A likely reason for the higher fluctuation in oil use may be the greater fluctuation in oil prices. Additionally, the majority of oil-fired dwellings are in rural areas. These areas may offer greater opportunity for fuel switching to solid fuels.
Total electricity consumption peaked in 2008. It reduced slightly between 2008 and 2016, having more than doubled between 1990 and 2008. There is evidence that the growth of large household appliances is levelling off. At the same time, there has been an increase in appliance efficiency. Additionally, there was an increase in electricity prices over the period.
Between 2005 to 2016 renewable energy grew from a low starting point, mostly from wood pellets.
Final energy by end-use
Electricity,Space Heating,67 Electricity,Water Heating,79 Electricity,Cooking,47 Electricity,Lighting and Appliances,459 Electricity,Other,25 Gas,Space Heating,405 Gas,Water Heating,145 Gas,Cooking,13 Solid Fuels,Space Heating,347 Solid Fuels,Water Heating,34 Oil,Space Heating,780 Oil,Water Heating,219 Oil,Cooking,1 Renewables,Space Heating,53 Renewables,Water Heating,30
Challenge of gathering end-use data
It's important for us to understand how energy is consumed in homes. In particular, we need information on the portion of energy consumed for the main end-uses. These include space heating, water heating, cooking, lighting and electric appliances.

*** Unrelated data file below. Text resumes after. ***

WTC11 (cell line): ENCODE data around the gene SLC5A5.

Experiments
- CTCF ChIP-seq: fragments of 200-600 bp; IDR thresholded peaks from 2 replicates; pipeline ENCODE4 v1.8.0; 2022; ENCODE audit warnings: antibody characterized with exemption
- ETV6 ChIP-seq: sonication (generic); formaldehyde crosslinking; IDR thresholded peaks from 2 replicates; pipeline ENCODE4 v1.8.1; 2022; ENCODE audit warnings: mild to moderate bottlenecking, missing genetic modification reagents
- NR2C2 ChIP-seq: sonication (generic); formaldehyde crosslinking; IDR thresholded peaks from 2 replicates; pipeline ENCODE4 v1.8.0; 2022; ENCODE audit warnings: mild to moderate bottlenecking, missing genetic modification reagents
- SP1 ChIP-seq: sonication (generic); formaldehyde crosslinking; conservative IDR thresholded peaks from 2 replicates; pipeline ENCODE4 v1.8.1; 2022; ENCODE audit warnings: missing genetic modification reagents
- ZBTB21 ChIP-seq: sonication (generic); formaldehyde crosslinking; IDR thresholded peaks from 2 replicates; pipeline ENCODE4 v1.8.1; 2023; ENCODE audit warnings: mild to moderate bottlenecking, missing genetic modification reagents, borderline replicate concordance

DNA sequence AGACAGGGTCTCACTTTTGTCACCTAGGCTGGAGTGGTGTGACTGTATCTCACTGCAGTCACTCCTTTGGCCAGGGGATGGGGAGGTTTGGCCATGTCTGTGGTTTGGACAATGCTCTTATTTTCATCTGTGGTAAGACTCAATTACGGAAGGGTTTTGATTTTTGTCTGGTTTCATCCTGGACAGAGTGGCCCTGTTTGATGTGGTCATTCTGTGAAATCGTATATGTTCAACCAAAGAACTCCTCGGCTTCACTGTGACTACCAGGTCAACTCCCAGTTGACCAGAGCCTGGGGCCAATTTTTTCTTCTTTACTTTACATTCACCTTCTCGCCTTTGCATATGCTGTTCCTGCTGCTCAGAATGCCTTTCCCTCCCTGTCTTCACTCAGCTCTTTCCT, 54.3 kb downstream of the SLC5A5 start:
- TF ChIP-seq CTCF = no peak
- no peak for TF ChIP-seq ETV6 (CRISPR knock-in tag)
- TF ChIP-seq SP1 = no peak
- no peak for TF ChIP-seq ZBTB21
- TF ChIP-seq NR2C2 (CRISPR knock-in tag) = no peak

We cannot collect data on energy by end-use in the same way as it is by fuel type. For example, it's not possible to use electricity meter data to tell the share used for water heating.
A new model for estimation
To estimate the split, SEAI developed a model of household energy consumption. We based it on data from the BER database. Our estimation for 2016 is: 61% of all energy used in households was for space heating, 19% for water heating, 17% for lighting & appliances, and 2% for cooking.
Energy related CO₂ emissions
Second highest source of CO2
The residential sector accounted for 24% of energy-related CO2 emissions in 2016. This includes upstream electricity emissions. The residential sector was the second largest source of CO2 emissions after transport (which accounted for 37%).
The trend for residential energy-related CO2 emissions follows the trend in energy consumption. Residential energy related CO2 emissions increased in 2015 and 2016, after a decrease between 2010 and 2014.